I opened up the letter in my mailbox that read, “Tammy Reid wants to see you in her office this afternoon.”
It was my freshman year at Whitworth College in Spokane, Washington and I had just finished my first of many essays for English Lit 101. The essays returned with more red marks than black, but there was a paragraph at the end of each essay that made me believe that I would pass the class and maybe even get an “A.”
In 1973, I was all about grades—the higher the better—after all, I was an overachiever, and a “B” was never good enough; in fact, it seemed like a failing grade to me. So when Tammy wanted to see me in her office, I couldn’t imagine what it was about.
I slipped the letter back in the envelope and headed to the Arts and Letters building where I spoke to the department head secretary. She smiled warmly and said, “Oh, yes, Connie! Tammy is expecting you.” My knees started to buckle and my heart raced. What could she possibly want from me?
Tammy greeted me with a mug of coffee in her hand and invited me to sit down on the sofa next to her desk. There were books everywhere, on shelves, on her desk, on the floor, and papers—lots of papers—with red marks, just like the ones I was used to seeing. Tammy settled back in her chair and handed me the essay, “Motorcycle Papa.” I had written it the week before.
I sat perched on the edge of the sofa and waited for her to speak first, “Connie, I don’t know what to say…this essay is… (and she stopped). Tears formed in her eyes and she grabbed a Kleenex from her desk. The lump in my throat prevented me from swallowing. It stayed there until Tammy finished her sentence. “You know, I’ve read a lot of essays, but this; well…”
I stared at her, then my paper, and watched as her tear-filled eyes started to sparkle again. I heaved a sigh of relief. It was good news she had to share—not something terrible as I had expected.
“I’m recommending that you change your major from health information management to English or journalism; you don’t belong in the sciences…you belong in the arts,” Tammy said emphatically.
I guess at age 18 I was too young to understand the significance of her words, but I simply said, “Thank you, but I don’t want to change majors.” At that moment, I saw the joy dissolve from Tammy's face. She put down my paper, crossed her hands, and said, “I certainly hope you will reconsider your decision.“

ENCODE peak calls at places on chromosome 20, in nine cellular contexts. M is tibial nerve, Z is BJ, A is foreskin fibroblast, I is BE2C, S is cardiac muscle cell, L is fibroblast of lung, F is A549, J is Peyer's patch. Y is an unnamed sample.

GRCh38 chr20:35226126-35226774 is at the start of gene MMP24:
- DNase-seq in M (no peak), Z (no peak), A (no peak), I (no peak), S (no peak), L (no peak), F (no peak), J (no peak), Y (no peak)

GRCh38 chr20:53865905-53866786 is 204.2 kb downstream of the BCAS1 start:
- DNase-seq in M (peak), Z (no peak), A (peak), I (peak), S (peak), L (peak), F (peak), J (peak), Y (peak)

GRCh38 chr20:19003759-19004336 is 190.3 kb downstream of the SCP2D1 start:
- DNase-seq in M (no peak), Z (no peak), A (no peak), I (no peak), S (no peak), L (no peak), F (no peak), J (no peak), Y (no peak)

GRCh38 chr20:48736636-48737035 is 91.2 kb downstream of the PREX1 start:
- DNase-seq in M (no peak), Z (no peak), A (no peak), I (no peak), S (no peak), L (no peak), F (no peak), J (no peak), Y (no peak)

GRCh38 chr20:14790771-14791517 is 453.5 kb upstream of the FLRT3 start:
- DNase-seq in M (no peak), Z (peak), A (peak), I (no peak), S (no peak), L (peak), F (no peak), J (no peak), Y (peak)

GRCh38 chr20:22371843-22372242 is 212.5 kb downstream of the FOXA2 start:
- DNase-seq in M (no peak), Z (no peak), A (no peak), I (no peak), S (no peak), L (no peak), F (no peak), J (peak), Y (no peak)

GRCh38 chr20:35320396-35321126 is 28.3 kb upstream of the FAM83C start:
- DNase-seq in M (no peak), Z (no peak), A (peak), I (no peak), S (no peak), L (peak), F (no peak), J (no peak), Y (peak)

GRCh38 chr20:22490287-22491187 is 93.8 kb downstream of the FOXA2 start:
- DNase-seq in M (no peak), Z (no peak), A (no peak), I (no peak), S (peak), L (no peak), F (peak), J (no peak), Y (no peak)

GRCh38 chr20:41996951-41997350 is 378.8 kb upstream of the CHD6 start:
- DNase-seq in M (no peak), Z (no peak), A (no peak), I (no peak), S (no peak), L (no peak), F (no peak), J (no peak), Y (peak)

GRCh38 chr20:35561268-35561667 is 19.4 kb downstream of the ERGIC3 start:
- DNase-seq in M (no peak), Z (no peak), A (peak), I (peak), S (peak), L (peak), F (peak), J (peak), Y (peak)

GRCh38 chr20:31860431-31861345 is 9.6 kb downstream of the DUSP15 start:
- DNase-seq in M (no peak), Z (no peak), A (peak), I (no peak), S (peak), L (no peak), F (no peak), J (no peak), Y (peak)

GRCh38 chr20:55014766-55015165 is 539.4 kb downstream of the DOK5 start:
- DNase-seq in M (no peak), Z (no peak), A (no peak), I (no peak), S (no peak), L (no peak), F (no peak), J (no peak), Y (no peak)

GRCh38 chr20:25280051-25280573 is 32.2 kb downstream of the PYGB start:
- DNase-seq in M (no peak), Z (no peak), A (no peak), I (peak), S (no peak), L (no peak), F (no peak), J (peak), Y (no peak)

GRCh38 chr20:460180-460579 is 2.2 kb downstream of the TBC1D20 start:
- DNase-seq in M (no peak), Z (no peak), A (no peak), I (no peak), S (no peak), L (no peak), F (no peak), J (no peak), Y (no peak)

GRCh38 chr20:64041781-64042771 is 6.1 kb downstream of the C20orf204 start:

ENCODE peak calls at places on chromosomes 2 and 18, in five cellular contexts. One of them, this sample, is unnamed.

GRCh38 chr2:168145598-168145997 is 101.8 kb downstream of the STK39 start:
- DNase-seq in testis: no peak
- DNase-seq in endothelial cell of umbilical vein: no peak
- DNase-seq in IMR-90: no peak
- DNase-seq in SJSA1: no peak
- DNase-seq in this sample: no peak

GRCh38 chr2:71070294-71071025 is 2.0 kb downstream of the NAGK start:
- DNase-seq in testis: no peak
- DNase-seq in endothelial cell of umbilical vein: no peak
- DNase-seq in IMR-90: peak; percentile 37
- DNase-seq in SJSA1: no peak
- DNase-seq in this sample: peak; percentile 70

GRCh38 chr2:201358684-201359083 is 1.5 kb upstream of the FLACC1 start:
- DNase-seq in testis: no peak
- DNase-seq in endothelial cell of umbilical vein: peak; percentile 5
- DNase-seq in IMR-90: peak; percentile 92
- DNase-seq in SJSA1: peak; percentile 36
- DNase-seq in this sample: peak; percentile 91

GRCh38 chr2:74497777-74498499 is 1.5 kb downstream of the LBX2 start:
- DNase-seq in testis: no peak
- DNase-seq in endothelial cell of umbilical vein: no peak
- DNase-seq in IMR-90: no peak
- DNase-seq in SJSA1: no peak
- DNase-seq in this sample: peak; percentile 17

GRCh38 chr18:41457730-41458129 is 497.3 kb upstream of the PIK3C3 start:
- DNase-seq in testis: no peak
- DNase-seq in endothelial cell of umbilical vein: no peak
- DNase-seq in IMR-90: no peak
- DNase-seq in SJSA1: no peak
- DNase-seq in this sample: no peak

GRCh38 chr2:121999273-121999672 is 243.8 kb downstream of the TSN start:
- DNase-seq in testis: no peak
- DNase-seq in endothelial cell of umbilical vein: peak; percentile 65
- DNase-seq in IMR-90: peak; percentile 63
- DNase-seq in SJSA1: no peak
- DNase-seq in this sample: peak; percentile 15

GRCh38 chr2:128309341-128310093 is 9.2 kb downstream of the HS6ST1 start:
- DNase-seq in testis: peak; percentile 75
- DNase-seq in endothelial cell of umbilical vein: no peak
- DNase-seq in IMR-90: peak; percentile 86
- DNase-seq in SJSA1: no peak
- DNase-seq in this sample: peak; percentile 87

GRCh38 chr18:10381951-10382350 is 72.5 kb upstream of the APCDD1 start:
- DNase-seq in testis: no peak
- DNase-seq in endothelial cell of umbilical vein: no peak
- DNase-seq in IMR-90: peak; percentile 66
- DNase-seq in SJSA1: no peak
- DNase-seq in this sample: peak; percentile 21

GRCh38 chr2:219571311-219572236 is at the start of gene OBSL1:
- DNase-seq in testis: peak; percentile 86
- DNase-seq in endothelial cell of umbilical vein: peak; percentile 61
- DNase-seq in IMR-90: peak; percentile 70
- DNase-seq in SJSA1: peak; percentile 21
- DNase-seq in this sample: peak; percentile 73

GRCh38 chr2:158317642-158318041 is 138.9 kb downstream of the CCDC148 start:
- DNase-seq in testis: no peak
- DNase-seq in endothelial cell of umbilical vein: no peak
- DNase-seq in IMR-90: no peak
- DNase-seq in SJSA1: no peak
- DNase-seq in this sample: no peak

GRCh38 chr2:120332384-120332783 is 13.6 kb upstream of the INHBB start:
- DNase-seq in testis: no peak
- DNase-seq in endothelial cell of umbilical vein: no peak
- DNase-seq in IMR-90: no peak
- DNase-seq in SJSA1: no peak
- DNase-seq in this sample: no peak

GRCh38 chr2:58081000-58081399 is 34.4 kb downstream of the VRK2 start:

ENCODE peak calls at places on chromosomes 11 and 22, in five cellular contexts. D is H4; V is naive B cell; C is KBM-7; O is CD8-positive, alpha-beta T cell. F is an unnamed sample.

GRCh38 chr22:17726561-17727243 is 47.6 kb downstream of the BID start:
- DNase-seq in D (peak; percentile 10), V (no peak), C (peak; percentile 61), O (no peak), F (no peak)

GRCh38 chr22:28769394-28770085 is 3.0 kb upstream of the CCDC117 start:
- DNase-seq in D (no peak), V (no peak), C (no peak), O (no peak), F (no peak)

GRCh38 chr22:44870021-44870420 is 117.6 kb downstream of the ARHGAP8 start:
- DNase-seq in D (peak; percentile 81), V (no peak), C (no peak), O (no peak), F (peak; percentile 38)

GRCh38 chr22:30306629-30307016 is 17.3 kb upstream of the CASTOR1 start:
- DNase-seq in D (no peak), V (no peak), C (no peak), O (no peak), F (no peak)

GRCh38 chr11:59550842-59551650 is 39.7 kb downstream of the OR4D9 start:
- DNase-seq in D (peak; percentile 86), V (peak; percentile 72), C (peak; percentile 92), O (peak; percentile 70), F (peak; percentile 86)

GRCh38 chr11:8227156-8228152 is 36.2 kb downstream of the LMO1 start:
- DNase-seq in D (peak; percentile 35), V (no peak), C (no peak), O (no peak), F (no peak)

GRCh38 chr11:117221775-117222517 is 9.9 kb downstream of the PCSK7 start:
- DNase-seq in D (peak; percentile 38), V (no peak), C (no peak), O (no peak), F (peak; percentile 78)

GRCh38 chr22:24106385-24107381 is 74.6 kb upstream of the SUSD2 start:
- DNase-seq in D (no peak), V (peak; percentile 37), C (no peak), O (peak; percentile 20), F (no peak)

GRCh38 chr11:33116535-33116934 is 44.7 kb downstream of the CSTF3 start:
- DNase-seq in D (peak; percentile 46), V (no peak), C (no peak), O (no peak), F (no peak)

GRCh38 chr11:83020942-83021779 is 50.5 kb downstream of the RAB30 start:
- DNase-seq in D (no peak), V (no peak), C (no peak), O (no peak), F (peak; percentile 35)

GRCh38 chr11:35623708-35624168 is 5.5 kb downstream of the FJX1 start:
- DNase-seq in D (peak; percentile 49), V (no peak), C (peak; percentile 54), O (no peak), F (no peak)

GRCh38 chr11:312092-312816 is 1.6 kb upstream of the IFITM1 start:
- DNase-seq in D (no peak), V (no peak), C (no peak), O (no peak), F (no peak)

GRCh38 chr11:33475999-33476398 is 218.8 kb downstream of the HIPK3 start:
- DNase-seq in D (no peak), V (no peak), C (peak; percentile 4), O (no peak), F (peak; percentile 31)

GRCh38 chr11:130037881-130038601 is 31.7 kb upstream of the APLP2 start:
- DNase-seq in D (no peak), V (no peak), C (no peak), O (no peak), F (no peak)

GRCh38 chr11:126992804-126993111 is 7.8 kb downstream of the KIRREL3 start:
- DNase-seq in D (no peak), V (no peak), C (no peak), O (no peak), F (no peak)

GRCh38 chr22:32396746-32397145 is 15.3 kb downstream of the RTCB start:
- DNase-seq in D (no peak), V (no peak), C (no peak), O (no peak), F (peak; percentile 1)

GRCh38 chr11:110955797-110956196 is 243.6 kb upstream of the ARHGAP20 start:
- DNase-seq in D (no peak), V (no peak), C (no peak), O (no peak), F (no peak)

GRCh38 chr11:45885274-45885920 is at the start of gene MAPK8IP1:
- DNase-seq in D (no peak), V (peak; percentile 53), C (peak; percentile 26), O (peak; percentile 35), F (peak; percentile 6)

I walked out of her office relieved, bewildered, and confused. I never considered writing as a career, but something I did for “fun.” I wrote in diaries, journals, and entered competitions in high school, but that was something I thought of as a “hobby,” and certainly nothing I wanted to do for the rest of my life.
Yesterday, I received “Whitworth Today” the publication that comes out four times a year from Whitworth College and in it were all the professors I had as a freshman: Tammy Reid, Leonard Oakland (Core 150 – Western Civ),and Clarence Simpson (who passed away on April 14; he was 93). The last of the greats have passed on or are retiring. Each had a special place in my life, but none more than Tammy Reid.
I wrote her a note today that started out, “I don’t think you will remember me, but…”
If I know Tammy, she will remember me. Certainly, after almost 36 years, I am beginning to understand what she meant about writing…it’s not a profession, it’s who you are. I think she will be happy to know that I found out who I am—finally!
Thanks, Tammy, for knowing me before I knew myself, and for instilling in me the passion for writing. Blessings on your retirement!
Living Life Passionately,
P.S. Is there someone from your past that you need to thank for the way they changed your life. It’s too late to thank Clarence Simpson (he passed away earlier this year), but I’m thankful I took the time today to write Tammy today. Don’t regret not taking the time!